Almost a year ago now, the pandemic outbreak disrupted the worldwide entertainment industry – and in particular, film and television production. Similar to the US, European audio-visual productions were halted, movie theaters were closed, events, premieres and entire marketing and distribution campaigns were postponed or cancelled.
Cinemas across the European Union saw a 69.0 % drop in box office numbers in 2020, accounting for a total decrease of €4 billion in revenues compared to 20191. With movie theaters on the brink of bankruptcy, postponed productions with huge increases in costs (in part due to COVID-19 safety measures), and a consumer attitude that shifted rapidly to online content consumption, the old business models will probably disappear even faster than anticipated.
In order to combat the negative effects of the crisis, the European Union (EU) stepped in with various programs to support the cultural and creative sectors, as well as artists in all of its Member States.
The EU Programs supporting the Industry
a) Creative Europe MEDIA
The main EU instrument to help the entertainment industry is the MEDIA sub-program of Creative Europe2. The program3 was implemented to provide support and funding opportunities for film and TV projects, cinema networks, film festivals, audience development, training measures for audiovisual professionals, access to markets, distribution, video game development, online distribution, and international co-production funds.
As the COVID-19 pandemic had a particularly disruptive effect on the cultural and creative sectors in Europe, thus severely affecting their capacity to attract funding, the EU has stepped up its financing for the Creative Europe program. For 2021-2027, the planned budget for the whole Creative Europe program will be €2.4 billion, an 80% increase compared to the previous period (i.e., 2014-2020), of which €1.4 billion will be devoted to its MEDIA sub-program4.
b) Recovery and Resilience Facility
The EU has also put in place a Recovery and Resilience Facility5 (the Facility), worth €672 billion (adopted on February 10, 2021). Although the Facility does not earmark funds towards the cultural and creative sectors of the EU, it clearly recognizes (a) the impact of the coronavirus pandemic on these sectors, and (b) the fact that the reduction in their financing can be counterproductive to the swift recovery of the economy as a whole, thus paving the way for additional funding for these sectors.
c) Temporary Framework – State Aid Schemes
To mitigate COVID-19’s disruption to the Union’s economy, the European Commission adopted a Recovery and Resilience Facility Temporary Framework6 (extended through December 20217) to help Member States provide support to the economy through State aid measures such as:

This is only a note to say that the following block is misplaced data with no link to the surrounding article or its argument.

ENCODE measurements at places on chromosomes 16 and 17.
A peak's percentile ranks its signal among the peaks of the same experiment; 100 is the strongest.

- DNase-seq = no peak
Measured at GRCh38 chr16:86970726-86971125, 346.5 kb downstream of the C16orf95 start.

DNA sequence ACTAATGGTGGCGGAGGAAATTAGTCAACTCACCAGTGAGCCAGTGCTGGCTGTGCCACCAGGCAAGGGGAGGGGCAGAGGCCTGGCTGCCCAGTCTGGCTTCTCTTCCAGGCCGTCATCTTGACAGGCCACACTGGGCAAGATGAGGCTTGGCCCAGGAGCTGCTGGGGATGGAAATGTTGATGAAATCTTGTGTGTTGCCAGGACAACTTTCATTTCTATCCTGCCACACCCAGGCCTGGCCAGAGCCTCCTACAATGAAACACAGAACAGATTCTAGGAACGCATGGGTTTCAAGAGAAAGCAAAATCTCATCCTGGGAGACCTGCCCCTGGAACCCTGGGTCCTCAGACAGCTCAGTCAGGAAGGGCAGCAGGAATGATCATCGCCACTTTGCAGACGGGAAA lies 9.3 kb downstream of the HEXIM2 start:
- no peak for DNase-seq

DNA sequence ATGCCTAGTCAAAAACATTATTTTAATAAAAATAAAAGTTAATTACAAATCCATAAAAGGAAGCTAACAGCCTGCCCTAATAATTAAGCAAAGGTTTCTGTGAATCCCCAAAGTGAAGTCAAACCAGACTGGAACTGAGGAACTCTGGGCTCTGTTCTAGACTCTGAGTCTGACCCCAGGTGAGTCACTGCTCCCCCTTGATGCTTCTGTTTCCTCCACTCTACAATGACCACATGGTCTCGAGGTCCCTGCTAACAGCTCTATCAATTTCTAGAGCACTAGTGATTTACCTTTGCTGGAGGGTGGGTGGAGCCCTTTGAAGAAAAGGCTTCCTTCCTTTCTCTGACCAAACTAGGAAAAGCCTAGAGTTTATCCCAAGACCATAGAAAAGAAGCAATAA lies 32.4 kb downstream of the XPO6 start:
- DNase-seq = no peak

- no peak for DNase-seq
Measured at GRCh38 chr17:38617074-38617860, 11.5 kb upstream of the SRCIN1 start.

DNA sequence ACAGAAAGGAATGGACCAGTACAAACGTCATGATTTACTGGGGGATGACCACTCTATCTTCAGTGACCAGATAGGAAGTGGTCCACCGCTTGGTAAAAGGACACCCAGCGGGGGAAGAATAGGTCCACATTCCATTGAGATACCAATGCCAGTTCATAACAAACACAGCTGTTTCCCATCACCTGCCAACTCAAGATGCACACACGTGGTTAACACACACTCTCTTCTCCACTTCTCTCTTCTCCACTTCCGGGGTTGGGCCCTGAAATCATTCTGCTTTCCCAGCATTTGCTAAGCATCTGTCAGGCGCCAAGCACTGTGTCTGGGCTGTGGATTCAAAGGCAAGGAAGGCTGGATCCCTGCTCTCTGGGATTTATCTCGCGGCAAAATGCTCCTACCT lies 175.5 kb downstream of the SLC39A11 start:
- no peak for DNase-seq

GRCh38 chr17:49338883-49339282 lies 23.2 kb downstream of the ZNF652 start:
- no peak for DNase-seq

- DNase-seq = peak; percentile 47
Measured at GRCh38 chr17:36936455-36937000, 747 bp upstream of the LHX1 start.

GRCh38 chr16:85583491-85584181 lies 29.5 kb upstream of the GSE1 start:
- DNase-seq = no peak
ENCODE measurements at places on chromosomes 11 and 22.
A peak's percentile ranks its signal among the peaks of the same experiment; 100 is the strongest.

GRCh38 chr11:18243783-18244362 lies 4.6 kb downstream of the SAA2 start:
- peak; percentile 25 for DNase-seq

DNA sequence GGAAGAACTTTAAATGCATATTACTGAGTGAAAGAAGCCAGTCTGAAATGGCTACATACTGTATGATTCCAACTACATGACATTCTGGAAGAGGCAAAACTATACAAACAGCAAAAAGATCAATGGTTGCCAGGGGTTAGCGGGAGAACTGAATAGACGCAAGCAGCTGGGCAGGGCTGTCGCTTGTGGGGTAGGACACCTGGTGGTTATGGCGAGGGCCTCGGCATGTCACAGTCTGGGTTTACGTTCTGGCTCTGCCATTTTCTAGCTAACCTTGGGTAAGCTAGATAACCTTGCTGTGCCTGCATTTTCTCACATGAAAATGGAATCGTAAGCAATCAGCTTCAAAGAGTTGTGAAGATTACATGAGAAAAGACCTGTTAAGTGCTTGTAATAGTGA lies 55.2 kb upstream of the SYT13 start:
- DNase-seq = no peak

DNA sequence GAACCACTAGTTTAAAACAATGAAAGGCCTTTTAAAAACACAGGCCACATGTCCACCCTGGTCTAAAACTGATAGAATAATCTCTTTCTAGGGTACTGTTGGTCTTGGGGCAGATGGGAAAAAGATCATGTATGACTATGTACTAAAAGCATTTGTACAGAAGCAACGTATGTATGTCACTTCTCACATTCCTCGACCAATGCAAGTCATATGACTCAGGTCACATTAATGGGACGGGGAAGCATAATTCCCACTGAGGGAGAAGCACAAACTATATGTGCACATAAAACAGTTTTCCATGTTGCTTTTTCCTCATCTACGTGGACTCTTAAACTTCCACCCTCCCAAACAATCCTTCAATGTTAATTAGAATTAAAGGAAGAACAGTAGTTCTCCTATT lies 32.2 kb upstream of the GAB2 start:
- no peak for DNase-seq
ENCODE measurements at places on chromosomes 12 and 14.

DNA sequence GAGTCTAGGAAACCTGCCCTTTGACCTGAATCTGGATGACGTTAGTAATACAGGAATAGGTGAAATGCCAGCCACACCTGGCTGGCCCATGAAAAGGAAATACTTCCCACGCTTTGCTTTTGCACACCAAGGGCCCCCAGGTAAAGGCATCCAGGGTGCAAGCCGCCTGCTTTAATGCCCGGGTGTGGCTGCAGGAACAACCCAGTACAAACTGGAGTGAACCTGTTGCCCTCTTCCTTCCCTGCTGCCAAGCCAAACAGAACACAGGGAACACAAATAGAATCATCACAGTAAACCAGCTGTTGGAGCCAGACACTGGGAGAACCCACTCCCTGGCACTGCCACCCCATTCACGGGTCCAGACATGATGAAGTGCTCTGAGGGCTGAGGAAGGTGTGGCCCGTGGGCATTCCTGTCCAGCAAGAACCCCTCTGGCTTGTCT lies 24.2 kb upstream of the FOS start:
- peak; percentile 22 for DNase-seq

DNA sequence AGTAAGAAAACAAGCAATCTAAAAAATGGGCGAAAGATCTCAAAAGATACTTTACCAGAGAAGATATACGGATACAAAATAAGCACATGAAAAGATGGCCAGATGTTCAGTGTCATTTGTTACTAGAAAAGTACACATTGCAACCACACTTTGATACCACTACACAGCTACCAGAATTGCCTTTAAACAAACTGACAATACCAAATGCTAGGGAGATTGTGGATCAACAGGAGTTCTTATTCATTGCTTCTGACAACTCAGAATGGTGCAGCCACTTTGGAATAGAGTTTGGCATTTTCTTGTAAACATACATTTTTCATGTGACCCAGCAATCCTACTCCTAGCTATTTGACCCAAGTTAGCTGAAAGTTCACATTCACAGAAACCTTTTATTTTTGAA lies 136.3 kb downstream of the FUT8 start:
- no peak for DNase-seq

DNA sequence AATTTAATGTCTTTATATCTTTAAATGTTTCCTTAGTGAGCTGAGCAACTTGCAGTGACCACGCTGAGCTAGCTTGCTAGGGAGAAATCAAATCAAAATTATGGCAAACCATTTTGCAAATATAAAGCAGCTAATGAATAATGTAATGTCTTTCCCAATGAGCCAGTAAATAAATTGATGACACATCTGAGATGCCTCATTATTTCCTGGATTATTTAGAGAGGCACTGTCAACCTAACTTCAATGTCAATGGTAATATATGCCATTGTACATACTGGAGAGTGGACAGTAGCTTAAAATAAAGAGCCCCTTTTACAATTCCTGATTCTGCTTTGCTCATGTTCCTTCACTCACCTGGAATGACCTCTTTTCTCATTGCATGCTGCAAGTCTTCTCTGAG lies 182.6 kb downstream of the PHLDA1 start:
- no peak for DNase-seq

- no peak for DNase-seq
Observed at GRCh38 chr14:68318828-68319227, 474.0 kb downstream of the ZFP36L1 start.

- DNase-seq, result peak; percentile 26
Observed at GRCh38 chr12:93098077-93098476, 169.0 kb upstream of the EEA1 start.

aid in form of direct grants, repayable advances or tax advantages;
aid in the form of guarantees on loans;
aid in the form of subsidized interest rates for loans;
aid in the form of guarantees and loans channeled through credit institutions or other financial institutions;
short term export credit insurance; and
wage subsidies for employees to avoid lay-offs during the pandemic.
For example, according to the information published on European Commission’s website8, the Commission approved:
a €120 million French aid scheme to partially compensate sports clubs and organizers of sports events for the loss incurred following administrative measures adopted by the French authorities to limit the spread of the coronavirus;
a €1.9 billion Polish scheme to support companies operating in gastronomy, fitness, fairs, stage, film, entertainment and recreation, photography and physiotherapy;
two Italian schemes, with a total budget of €20 million, to support respectively small book publishers and the music, recording and phonographic industry in the context of the coronavirus outbreak.
In part due to COVID-19, digitalization of services became a priority, and the pandemic increased the chances of seeing a transfer of economic power from the old to the new cinema players. Along with the opportunity of reaching out to a large pool of consumers almost instantly comes the challenge of increased competition and the need to develop technology and digital skills to provide new high-quality content in a timely manner. Additional funding sources secured by the EU could be a first step towards the implementation of cutting-edge technology in these sectors.
Like so many other sectors in our global economy, the pandemic has forced Europe’s entertainment industry get creative and adapt to a rapidly-evolving new normal. This has manifested in new ways of producing and sharing content with the audience, thereby catering to socially-distanced consumption – including through over-the-top video services. While nothing can replace live and in-person events, the lockdown has spawned new consumer habits, which will likely outlive the pandemic’s impact on our daily lives.
For stakeholders considering participating in Europe’s entertainment ecosystem, it will be critical to stay abreast of the EU’s measures and available programs.